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I started wearing makeup at 15. When I started wearing makeup, there weren’t alot of makeup lines for Black women. The faithful few (worn by my mother) were Flori Roberts … Continue reading When Black Girl Magic Gets Another Mascot: The Artistry Of Pat McGrath
As a black woman, it is an act or rebellion and revolution to love yourself.
It took me so long to look in the mirror and like the brown skinned, button nosed, gap-toothed girl I saw there. There were days when I avoided mirrors because I couldn’t handle what I saw there.
The world outside my house, and sometimes in it, told me how I looked, my natural aesthetic was not enough, it was I wasn’t pretty, light or hair straight enough. Compile that with a white girl name? Nall, nothing about me was right.
I began to love myself thanks to the adamant belief my mother fed me that I was enough, I was pretty, I was a formidable girl and should not be treated as anything less.
With my mother being the fashionista she is, she subscribed to Essence Magazine until I was Junior in High School. Seeing women and girls that looked like me? Amazing.
With the European aesthetic dominant, and nappy hair being a sin with relaxers and pressing combs present (oh, Lord! Little black girls and their hair!), in my childhood and well into my adulthood, gradually, I began to love the girl looking back at me.
I believe that every black girl has that search at least once. Where the world you are told you are a part of, whose destiny you are assigned, looks you in your melanin and tells you that you’re ugly, you don’t match what they want and you cannot even be considered “pretty” because nothing dark or black be pretty.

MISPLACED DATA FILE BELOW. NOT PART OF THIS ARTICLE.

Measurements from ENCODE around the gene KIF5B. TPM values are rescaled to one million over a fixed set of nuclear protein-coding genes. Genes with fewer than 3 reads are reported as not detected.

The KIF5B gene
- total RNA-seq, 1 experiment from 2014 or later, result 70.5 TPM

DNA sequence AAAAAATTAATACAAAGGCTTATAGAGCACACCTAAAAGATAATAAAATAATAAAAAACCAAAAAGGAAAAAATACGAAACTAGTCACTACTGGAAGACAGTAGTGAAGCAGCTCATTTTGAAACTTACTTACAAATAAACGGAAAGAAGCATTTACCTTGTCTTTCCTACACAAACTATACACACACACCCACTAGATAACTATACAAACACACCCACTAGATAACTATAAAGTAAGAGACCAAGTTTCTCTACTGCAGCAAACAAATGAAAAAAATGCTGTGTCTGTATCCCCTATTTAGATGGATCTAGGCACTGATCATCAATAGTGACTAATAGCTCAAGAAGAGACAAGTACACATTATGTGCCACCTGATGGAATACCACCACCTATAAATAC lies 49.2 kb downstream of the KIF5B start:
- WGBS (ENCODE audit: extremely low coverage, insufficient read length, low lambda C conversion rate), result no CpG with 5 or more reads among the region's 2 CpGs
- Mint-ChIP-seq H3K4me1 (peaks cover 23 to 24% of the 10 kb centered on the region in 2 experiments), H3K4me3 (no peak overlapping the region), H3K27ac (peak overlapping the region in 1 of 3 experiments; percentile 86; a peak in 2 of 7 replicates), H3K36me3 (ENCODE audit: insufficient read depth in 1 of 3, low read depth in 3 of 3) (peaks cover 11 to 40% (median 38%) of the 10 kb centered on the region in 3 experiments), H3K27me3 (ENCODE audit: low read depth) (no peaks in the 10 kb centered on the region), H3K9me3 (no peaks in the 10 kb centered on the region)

It started with my eyes. I thought my eyes were pretty because they are my mothers. And I thought she was pretty. There were pretty black girls in Essence, Seventeen and Y &M magazine.
I looked at my skin tone and compared it to light chocolate or a mocha mix. My lips? Thick and even better when I smiled. From accepting the black about me would not change, my view of it had to change. The world didn’t like my black, but celebrated tanning.
It wasn’t my color that was the problem, it was the world that had the issue with my color. That problem I made my own–and that problem made me hate something I could not change.
For a little black girl to hear she is beautiful, just as she is, in all her raw natural sugar form, is revolutionary. For a little black girl to see she is beautiful is powerful.
Beyond the fetish for her skin and hair.
Beyond the curiosity of her shape.
For a little black girl to seeshe is is beautiful herself, is life changing. One of the keys to help that is representation and affirmation.
Self-love is a radical act in a world that constantly tells you to change, when even the changes are not sufficient!
For a pretty black girl to love herself? She changes the world.